Hamman Spelling Variations
Hamman has been spelled many different ways. Before English spelling became standardized over the last few hundred years, spelling variations in names were a common occurrence. As the English language changed in the Middle Ages, absorbing pieces of Latin and French, as well as other languages, the spelling of people's names also changed considerably, even over a single lifetime. Many variations of the name Hamman have been found, including Hammond, Hammon, Hammons, Hamon, Hamond and others.
Early Notables of the Hamman family (pre 1700)
Notables of the family at this time include Matthew Hammond (died 1579) Unitarian ploughwright from Hetherset, Norfolk, who was executed for his beliefs; Thomas Hammond (c. 1600-1658), an officer in the New Model Army and a regicide; Henry Hammond (1605-1660), an English churchman; Thomas Hammond (1630-1681), an English-born merchant and landowner who settled in Norway, father of Sara Hammond...
Another 59 words (4 lines of text) are included under the topic Early Hamman Notables in all our PDF Extended History products and printed products wherever possible.
In the United States, the name Hamman is the 9,564th most popular surname with an estimated 2,487 people with that name.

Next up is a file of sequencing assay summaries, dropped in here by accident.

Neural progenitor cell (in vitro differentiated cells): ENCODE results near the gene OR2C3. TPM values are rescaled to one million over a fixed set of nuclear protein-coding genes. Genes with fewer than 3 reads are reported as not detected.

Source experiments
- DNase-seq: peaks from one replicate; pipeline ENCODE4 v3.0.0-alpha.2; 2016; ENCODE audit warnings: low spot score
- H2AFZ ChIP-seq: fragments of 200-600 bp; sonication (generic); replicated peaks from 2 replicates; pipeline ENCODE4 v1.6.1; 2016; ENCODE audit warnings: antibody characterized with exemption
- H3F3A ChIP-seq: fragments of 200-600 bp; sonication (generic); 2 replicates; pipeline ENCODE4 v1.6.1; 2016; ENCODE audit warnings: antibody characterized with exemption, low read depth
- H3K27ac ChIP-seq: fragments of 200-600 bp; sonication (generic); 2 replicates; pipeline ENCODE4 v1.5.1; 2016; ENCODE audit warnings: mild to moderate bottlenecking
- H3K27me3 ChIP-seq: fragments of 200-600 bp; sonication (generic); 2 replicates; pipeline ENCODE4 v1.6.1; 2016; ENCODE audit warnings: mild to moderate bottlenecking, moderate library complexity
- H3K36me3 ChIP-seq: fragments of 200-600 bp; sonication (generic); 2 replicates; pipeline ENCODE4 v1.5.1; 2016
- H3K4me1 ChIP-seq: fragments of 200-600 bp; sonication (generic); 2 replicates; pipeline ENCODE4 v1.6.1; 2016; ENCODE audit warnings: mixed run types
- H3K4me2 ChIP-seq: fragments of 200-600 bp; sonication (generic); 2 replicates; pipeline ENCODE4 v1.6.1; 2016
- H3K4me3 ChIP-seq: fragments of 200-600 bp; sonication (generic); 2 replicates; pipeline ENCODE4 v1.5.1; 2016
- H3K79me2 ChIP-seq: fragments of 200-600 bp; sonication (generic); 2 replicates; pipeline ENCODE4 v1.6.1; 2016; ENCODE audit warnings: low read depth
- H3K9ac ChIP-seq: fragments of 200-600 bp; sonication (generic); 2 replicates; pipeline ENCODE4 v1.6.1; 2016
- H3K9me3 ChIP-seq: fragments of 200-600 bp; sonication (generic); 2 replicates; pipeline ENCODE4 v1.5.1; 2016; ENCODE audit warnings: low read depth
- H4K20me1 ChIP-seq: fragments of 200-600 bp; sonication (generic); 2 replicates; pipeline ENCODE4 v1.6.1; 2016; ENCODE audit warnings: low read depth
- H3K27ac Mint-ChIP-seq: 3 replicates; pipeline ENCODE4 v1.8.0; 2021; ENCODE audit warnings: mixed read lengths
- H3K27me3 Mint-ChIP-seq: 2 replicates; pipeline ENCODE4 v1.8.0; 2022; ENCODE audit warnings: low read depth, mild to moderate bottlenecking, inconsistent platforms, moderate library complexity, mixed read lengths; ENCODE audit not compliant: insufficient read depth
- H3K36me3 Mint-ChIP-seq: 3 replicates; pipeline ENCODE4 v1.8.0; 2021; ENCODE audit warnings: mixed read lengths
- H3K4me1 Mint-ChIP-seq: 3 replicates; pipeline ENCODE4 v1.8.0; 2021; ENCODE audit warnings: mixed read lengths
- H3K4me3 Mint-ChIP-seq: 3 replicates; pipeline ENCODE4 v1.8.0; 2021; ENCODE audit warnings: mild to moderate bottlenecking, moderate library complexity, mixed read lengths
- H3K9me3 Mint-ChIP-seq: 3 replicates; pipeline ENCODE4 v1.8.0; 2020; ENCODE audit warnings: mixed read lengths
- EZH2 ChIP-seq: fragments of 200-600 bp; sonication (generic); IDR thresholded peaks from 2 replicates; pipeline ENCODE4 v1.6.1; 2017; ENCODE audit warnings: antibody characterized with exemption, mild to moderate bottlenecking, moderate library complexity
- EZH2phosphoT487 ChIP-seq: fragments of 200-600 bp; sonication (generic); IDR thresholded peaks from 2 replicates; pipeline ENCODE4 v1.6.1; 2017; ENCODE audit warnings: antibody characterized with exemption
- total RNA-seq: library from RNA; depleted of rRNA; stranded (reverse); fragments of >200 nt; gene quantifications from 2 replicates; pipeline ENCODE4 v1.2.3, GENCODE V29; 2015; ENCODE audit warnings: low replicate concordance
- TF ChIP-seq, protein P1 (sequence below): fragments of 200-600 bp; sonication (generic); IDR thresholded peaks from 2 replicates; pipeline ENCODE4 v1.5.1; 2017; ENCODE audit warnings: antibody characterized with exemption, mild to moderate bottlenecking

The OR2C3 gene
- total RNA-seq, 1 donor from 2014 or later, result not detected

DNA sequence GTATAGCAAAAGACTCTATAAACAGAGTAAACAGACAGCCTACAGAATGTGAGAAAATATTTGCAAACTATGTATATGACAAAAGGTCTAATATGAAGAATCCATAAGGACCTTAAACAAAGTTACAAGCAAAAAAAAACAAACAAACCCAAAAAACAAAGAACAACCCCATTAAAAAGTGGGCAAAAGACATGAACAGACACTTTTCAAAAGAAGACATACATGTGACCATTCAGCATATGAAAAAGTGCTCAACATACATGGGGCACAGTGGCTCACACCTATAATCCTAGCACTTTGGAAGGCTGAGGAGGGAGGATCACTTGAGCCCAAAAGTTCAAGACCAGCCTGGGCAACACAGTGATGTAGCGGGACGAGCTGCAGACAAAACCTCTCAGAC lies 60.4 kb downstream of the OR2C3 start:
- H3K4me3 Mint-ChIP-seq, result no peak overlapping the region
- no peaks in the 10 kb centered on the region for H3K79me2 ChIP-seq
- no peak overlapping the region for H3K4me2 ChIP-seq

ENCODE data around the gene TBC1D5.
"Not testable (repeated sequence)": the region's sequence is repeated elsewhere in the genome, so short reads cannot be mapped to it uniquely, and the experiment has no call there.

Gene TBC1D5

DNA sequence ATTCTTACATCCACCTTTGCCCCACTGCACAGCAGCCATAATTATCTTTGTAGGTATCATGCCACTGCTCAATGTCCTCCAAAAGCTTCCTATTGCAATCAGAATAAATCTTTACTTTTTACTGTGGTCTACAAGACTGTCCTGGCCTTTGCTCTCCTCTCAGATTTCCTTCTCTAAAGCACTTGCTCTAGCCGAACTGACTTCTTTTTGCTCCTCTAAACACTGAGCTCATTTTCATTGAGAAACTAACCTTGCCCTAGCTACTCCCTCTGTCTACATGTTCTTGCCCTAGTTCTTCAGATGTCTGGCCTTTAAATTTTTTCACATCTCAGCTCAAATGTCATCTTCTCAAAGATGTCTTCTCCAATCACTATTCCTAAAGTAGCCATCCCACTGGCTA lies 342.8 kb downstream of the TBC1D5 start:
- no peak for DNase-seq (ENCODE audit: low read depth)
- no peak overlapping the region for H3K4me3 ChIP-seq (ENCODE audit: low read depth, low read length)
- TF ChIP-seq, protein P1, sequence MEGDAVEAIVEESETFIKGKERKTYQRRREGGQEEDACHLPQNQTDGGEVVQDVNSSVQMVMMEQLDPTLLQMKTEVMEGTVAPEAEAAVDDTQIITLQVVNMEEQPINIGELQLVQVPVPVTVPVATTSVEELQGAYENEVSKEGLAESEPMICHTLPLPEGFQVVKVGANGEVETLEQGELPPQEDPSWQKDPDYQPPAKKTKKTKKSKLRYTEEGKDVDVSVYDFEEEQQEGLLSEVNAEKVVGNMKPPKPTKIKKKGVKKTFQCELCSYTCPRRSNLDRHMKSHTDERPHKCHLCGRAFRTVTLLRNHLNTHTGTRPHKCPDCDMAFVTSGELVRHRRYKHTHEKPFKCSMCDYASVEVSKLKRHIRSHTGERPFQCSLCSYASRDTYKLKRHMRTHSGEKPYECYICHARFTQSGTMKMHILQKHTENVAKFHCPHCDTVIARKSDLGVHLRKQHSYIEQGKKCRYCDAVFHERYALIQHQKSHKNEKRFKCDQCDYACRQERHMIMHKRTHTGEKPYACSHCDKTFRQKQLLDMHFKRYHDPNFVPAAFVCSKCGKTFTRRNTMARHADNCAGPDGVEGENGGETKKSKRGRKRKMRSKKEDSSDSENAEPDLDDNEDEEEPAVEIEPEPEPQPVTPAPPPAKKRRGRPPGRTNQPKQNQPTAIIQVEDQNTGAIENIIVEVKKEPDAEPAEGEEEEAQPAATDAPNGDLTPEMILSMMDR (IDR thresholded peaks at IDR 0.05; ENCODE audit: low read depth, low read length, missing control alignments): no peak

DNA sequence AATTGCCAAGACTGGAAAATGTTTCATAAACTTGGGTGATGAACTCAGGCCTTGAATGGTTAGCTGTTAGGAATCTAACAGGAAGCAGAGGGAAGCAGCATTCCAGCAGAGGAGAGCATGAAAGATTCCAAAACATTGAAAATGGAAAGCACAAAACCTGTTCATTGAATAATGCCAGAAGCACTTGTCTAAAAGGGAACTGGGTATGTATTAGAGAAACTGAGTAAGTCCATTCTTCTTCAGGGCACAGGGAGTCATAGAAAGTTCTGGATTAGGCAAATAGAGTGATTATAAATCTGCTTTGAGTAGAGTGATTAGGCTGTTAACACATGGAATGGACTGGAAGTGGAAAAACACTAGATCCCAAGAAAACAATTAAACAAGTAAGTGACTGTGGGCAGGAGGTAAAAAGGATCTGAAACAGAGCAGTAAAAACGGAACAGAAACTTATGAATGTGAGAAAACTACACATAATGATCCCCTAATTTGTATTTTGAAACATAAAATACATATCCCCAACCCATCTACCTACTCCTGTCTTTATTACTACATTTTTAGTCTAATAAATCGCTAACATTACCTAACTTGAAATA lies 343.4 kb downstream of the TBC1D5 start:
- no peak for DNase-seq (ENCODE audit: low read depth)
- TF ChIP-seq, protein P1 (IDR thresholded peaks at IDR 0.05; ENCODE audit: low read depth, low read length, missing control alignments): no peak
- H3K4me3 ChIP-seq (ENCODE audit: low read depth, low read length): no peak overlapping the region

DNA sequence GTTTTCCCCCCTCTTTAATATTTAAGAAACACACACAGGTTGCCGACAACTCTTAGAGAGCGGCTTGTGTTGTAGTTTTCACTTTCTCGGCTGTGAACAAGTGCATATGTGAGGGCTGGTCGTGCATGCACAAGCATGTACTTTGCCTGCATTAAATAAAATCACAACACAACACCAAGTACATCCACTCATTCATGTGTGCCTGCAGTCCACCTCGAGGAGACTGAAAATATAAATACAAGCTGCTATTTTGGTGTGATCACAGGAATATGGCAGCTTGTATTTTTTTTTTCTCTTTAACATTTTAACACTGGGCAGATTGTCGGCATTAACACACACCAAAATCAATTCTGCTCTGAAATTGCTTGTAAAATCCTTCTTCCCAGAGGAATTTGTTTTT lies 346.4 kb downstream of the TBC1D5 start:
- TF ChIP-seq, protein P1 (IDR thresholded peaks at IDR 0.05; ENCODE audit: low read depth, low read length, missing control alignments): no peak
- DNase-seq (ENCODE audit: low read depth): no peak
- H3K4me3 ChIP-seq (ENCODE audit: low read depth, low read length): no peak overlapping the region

Migration of the Hamman family to Ireland
Some of the Hamman family moved to Ireland, but this topic is not covered in this excerpt.
Another 75 words (5 lines of text) about their life in Ireland is included in all our PDF Extended History products and printed products wherever possible.
Hamman migration to the United States +
In an attempt to escape the chaos experienced in England, many English families boarded overcrowded and diseased ships sailing for the shores of North America and other British colonies. Those families hardy enough, and lucky enough, to make the passage intact were rewarded with land and a social environment less prone to religious and political persecution. Many of these families became important contributors to the young colonies in which they settled. Early immigration and passenger lists have documented some of the first Hammans to arrive on North American shores:
Hamman Settlers in United States in the 18th Century
- Thomas Hamman, who arrived in America in 1730